Close to 25,000 under 18s suffering psychological damage in chaos and violence following catastrophic tremors, says World Health Organization As many as 25,000 children in Papua New Guinea are in desperate need of psychological support following a series of devastating earthquakes, warned the World Health Organization. The PNG government estimates 270,000 people are in need of urgent assistance, including 125,000 children. Of these, 15% to 20% need psychological help, the WHO said. The on 26 February was followed by almost 200 aftershock tremors in the last 40 days. Some of these have reached a magnitude of 6.5.
Authorities issue warning for Inman Valley as weather bureau says sustained mid-30s heat ‘has never ever happened before in April’ Record-breaking temperatures and fierce winds have left fire services struggling to contain a bushfire south of Adelaide, and residents are being urged to flee their homes or enact their bushfire survival plans.
The Country Fire Service (CFS) has issued a watch and act warning for Inman Valley – near Stockwell and Kemmiss Hill road – saying lives could be threatened as the out-of-control fire moves north.
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The Wahine Storm hit New Zealand in April 1968 causing considerable damage and flooding, and the loss of the inter-island ferry Wahine New Zealand experienced its worst-ever storm in April 1968 when Cyclone Giselle met a cold front from Antarctica over the islands and the two merged. The resulting tempest became known as the . On land, winds gusted at up to 150mph. Thousands of trees were uprooted and buildings damaged. 98 roofs were torn off houses in one Wellington suburb alone, and there was significant flooding.
The crop failures, famine and plague that earned sixth-century Europe its bitter reputation were caused by a series of volcanic eruptions Historians used to refer to the period from after the Romans left to about the Norman Conquest as the dark ages, mainly because there were few written records and the assumption was that civilization had disappeared, along with Roman central heating. But it seems that the description might be accurate. A blocked out the sunlight. This would have caused crop failures, famine and disease. shows a dramatic reduction in available sunlight in AD536 and again between AD541 and 544. This affected the whole of the northern hemisphere and led to severe vitamin D deficiency, making already hungry people susceptible to disease. These unusually poor years coincide with a . The findings are confirmed by tree ring data which show that, following the eruptions, trees hardly grew at all in Europe because there was not enough light for photosynthesis. So none of the food crops would have thrived enough to produce grain. The chances are that, at least in the 6th Century, people in Britain must have been too pre-occupied with staying alive to worry about anything else, a seriously dark age. •Paul Brown will be one of the panel of Weatherwatch contributors taking part in at the British Library on Wednesday 2 May, at 7pm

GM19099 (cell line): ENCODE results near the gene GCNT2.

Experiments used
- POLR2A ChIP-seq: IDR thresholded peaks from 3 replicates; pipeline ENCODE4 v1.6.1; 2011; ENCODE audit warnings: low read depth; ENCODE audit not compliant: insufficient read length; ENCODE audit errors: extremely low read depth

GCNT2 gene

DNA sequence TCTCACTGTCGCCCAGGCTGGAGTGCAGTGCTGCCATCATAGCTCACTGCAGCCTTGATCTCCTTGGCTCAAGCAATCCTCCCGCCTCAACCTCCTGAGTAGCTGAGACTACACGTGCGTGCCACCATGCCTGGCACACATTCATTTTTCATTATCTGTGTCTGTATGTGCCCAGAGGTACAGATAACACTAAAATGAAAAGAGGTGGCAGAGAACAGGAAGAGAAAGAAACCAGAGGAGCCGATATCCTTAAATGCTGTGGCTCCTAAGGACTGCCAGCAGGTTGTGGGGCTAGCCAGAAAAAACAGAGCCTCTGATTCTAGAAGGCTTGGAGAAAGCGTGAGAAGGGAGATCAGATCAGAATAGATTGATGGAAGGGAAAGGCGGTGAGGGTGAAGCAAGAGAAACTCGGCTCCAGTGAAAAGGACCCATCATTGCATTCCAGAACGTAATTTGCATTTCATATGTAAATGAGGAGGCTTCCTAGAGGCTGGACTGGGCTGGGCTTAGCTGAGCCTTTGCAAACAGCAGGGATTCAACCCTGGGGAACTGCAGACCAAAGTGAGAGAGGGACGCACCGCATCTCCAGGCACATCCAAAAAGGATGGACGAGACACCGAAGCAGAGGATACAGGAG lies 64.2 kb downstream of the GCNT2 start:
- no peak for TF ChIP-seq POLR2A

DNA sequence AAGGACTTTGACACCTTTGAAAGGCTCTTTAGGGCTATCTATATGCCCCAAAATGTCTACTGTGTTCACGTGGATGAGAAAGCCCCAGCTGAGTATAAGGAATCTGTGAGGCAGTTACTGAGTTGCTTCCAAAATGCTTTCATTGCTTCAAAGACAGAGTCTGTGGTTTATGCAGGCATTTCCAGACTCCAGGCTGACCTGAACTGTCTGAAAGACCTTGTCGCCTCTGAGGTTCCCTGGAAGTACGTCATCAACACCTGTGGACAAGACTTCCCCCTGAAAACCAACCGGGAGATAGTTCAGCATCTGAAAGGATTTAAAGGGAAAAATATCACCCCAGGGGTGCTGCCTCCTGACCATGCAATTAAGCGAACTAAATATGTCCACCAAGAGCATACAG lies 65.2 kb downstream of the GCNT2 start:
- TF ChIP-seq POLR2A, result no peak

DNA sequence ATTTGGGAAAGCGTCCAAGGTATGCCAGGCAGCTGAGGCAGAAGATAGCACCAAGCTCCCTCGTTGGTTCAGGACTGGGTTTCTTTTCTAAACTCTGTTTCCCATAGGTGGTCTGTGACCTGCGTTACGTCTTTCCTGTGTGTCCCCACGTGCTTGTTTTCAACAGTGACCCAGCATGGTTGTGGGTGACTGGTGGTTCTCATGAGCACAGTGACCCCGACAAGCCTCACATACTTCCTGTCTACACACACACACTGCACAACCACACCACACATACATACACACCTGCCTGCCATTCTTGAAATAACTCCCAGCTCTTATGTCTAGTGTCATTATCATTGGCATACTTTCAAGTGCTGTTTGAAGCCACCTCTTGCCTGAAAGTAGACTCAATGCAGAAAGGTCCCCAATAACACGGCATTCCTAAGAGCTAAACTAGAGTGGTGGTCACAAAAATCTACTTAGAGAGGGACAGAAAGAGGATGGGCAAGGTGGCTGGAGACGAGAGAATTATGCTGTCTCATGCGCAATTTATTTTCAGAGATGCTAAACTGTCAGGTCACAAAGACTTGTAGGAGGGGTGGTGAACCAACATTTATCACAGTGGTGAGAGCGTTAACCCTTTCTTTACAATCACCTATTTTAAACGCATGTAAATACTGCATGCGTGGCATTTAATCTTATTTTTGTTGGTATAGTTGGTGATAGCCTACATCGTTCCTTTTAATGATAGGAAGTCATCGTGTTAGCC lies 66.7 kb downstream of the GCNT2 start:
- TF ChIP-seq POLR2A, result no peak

Authorities report two 6.5-magnitude quakes at opposite ends of country that were in fact drills Chinese authorities have admitted accidentally reporting two major earthquakes that had never happened but were instead drills unintentionally released to the public. Late on Thursday, China’s earthquake administration said on its website there had been two 6.5-magnitude quakes just 10 seconds apart at opposite ends of the country – in the far-western region of Xinjiang and the south-western province of Yunnan.
Relief efforts hampered by instability in parts of Hela province, an area struggling since February’s 7.5 magnitude quake The UN has suspended relief efforts in areas of Papua New Guinea worst hit by February’s earthquake after violence and instability made it unsafe for its workers. More than 150 people died when a region on 26 February, and 270,000 people are still in need of emergency aid – 125,000 of them children – according to the UN.
A full picture of the damage caused is only beginning to emerge now